A card game for four to six players.
Primero is played with a 40 card deck. the 8s, 9s, and 10s must be removed from a normal deck, or a 40 card Spanish primero deck can be used.
All players ante into the pot.
The deal is counter clockwise, starting with the dealer. Two cards are dealt each player, then there is a pause for the first wagering. Two more cards are dealt each player, then eight cards are laid out face down on the table or the remaining cards are left out as a draw pile.
DRAW: There are two ways of playing the draw. The first is to draw from the deck and discard to a separate discard pile. The other is to lay out 8 cards and draw and discard from only those 8 cards.
The play always moves counter-clockwise, starting with the dealer. Each player, in turn may draw and discard one card from the eight cards on the table. When a player is satisfied with the cards he holds, he may knock on the table calling out "Vada". A player may either knock or draw in his turn, but not both. Once a player knocks, he may no longer draw. When two players have knocked, the play stops, and hands are shown.
Wagers start after the first two cards have been dealt, and may be placed after the next two cards have been dealt, and then at every round just before the dealer's turn. the dealer always has the first opportunity for wager, then each player in turn, counter-clockwise, until no player wishes to increase the wager. Players may match, raise, or fold any time during wagering. If all players refuse a bet, it must be withdrawn. The players who have refused the bet have a chance to meet the bet if it is accepted by at least one other player. Players can meet the wager and attempt to raise it. If one player refuses a raise then it must be withdrawn. If all but one player folds, the player to the right of the one still in MUST stay and see the bet, unless another player is willing to take his place.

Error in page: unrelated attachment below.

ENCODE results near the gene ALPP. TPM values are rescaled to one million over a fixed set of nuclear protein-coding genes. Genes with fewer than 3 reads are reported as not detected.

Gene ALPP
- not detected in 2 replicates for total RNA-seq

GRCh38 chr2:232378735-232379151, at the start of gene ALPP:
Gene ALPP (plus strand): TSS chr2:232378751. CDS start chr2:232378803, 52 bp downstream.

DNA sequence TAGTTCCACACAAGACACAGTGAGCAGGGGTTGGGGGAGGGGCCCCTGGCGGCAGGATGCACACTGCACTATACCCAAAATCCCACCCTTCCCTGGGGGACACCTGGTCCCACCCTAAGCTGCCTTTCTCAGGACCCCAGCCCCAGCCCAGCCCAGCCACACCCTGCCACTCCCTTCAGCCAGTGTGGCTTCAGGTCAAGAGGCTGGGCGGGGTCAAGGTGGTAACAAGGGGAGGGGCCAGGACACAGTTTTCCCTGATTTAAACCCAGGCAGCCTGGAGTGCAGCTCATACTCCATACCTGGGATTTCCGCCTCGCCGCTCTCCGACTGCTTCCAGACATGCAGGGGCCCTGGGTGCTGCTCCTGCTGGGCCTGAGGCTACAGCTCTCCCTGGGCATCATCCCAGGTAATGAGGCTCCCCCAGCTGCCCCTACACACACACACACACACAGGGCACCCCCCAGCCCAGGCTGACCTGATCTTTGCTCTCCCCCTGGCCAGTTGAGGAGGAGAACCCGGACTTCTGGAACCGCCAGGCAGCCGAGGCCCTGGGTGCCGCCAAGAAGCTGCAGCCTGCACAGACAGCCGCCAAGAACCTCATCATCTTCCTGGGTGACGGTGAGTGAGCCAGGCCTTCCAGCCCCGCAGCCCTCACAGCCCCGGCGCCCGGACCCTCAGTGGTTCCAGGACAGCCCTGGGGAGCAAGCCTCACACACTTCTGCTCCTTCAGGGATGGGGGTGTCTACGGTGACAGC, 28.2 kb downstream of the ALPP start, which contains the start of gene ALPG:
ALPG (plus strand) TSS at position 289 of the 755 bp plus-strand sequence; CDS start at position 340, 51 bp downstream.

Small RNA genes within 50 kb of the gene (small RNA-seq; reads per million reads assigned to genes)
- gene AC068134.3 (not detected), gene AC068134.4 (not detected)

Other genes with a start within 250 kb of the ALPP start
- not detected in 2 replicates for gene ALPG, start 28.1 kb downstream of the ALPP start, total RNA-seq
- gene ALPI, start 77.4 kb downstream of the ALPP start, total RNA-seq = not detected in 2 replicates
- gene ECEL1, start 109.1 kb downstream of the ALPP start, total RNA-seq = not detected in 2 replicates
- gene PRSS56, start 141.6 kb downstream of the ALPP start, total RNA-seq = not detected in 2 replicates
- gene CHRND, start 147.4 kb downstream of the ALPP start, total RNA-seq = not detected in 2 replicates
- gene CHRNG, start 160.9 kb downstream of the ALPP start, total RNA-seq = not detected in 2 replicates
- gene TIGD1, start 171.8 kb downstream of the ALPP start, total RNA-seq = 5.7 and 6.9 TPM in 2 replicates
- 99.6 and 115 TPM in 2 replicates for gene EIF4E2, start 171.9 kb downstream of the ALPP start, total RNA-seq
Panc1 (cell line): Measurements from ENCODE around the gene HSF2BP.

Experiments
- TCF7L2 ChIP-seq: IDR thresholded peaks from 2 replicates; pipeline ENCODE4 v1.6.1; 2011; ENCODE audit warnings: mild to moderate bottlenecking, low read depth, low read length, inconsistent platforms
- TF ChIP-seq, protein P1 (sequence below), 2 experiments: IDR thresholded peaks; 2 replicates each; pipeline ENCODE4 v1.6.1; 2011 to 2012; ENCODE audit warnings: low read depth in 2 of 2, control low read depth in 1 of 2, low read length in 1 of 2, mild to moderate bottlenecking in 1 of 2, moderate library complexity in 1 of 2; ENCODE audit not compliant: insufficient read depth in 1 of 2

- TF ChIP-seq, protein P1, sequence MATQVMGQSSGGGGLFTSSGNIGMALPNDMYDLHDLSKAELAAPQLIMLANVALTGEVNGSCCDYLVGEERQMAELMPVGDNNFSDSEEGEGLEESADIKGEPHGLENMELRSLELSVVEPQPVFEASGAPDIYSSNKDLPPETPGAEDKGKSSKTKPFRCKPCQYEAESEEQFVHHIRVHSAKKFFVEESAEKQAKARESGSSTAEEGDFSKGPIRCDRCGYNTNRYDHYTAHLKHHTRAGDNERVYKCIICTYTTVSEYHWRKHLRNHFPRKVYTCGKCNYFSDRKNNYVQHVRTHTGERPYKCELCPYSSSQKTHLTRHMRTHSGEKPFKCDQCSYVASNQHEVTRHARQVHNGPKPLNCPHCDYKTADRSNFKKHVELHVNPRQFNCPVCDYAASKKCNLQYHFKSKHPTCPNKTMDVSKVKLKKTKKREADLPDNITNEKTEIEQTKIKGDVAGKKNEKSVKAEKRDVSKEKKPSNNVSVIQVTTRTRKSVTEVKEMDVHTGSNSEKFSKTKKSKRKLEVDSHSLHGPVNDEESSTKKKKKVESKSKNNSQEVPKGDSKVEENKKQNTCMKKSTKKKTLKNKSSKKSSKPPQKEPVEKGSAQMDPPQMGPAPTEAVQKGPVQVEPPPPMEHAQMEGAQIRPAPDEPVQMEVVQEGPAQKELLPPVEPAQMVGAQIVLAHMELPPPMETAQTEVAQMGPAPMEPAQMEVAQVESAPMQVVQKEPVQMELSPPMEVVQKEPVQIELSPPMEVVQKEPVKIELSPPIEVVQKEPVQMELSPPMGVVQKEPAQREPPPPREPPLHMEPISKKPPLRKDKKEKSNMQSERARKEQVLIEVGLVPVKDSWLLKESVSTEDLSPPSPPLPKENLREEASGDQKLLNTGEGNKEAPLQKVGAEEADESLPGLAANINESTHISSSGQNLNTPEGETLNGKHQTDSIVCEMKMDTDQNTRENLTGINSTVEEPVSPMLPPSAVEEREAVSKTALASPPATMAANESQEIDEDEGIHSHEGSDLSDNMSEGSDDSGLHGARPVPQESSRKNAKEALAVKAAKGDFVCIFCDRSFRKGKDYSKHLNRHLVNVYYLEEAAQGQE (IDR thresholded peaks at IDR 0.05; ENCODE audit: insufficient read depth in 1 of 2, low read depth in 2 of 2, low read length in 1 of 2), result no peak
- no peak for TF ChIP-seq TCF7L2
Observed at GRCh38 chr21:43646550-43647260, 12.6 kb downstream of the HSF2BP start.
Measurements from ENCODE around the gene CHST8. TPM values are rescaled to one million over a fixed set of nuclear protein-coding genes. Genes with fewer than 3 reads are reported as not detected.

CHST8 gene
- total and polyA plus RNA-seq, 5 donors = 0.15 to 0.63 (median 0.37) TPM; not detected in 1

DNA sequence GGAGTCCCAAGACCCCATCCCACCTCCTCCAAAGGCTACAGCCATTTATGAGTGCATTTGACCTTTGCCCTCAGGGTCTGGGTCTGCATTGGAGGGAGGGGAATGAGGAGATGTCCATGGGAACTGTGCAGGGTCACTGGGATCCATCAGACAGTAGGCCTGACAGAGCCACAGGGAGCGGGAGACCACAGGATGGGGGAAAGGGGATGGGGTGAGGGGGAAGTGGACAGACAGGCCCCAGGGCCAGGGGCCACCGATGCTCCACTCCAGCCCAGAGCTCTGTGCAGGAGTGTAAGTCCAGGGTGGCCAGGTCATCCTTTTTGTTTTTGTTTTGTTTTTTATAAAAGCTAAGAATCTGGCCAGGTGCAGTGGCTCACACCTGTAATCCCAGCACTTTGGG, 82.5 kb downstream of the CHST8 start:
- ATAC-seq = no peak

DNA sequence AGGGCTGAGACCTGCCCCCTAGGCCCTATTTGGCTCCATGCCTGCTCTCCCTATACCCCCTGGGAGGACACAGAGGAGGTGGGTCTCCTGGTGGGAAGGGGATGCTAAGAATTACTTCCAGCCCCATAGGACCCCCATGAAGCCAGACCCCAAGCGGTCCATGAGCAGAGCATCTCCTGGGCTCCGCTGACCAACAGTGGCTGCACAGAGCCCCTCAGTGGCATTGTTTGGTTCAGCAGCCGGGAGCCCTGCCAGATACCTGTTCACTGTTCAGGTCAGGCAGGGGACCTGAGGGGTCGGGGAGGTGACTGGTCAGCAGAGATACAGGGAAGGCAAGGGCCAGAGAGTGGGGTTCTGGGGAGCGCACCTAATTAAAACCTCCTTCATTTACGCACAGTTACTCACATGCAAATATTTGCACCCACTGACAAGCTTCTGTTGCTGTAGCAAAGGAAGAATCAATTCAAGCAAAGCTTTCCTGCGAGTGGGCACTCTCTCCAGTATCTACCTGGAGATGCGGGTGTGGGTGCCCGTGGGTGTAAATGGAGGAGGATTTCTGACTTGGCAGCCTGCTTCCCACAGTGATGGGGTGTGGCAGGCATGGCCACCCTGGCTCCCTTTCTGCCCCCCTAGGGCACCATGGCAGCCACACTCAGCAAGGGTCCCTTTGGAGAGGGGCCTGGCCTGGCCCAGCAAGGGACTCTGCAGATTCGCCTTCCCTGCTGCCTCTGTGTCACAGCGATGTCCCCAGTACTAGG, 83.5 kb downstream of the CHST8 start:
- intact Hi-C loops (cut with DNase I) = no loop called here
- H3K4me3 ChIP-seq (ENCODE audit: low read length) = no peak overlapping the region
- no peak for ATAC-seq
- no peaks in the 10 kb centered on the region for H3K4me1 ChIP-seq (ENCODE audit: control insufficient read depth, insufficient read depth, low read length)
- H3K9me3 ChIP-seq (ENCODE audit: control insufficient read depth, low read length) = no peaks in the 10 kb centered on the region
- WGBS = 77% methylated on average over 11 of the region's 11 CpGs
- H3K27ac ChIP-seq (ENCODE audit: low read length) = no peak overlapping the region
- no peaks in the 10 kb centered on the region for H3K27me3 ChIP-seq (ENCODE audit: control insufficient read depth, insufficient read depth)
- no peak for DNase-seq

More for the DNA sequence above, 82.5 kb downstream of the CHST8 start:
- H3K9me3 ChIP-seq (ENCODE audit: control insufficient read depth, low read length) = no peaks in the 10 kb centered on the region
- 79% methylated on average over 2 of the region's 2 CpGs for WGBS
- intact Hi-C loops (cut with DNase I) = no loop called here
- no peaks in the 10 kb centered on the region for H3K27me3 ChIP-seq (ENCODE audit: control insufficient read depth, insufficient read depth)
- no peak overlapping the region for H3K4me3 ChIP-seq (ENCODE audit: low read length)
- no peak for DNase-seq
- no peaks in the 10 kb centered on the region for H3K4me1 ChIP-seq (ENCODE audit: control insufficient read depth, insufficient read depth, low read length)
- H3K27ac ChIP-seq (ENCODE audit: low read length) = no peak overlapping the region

royal cards = 10 2=12 3=13 4=14 5=15 A=16 6=18 7=21 The Knave (Jack) of Cups (Hearts) may be wild.
HANDS, High to Low: Edit
Chorus - Four of a kind. Fluxus - a flush, all cards in the same suit Punto - A, 6,7,J cards in any suit Supremus - A, 6,7 and one card from any other suit. Primero - one card from each suit Numerus - 2 or 3 cards in the same suit, value of the hand is the sum of the cards making up the Numerus, i.e. two 7's (42 points), beats 3 face cards (30 points). Ties and games with no hands are decided in points.
Primero was the most popular card game in the Renaissance, especially with Ladies and Gentlemen of middle class or higher rank. It is still played in Spain and Hispanic countries. Spanish primero decks are available from some game stores. According to the Merry Gamester, by Walter Nelson, the earliest mention of Primero is in 1526 from an Italian source.
Note: There are no existing written rules for 16th century Primero, only written descriptions. The conventions of play were playtested by the members of the Renaissance Military Society. The rules for games varied from place to place in the 16th century, so various versions of Primero rules can be found.
These rules originally developed by Nicholas Worthington and were rewritten by Julie Adams. Another set of rules can be found in the Merry Gamester by Walter Nelson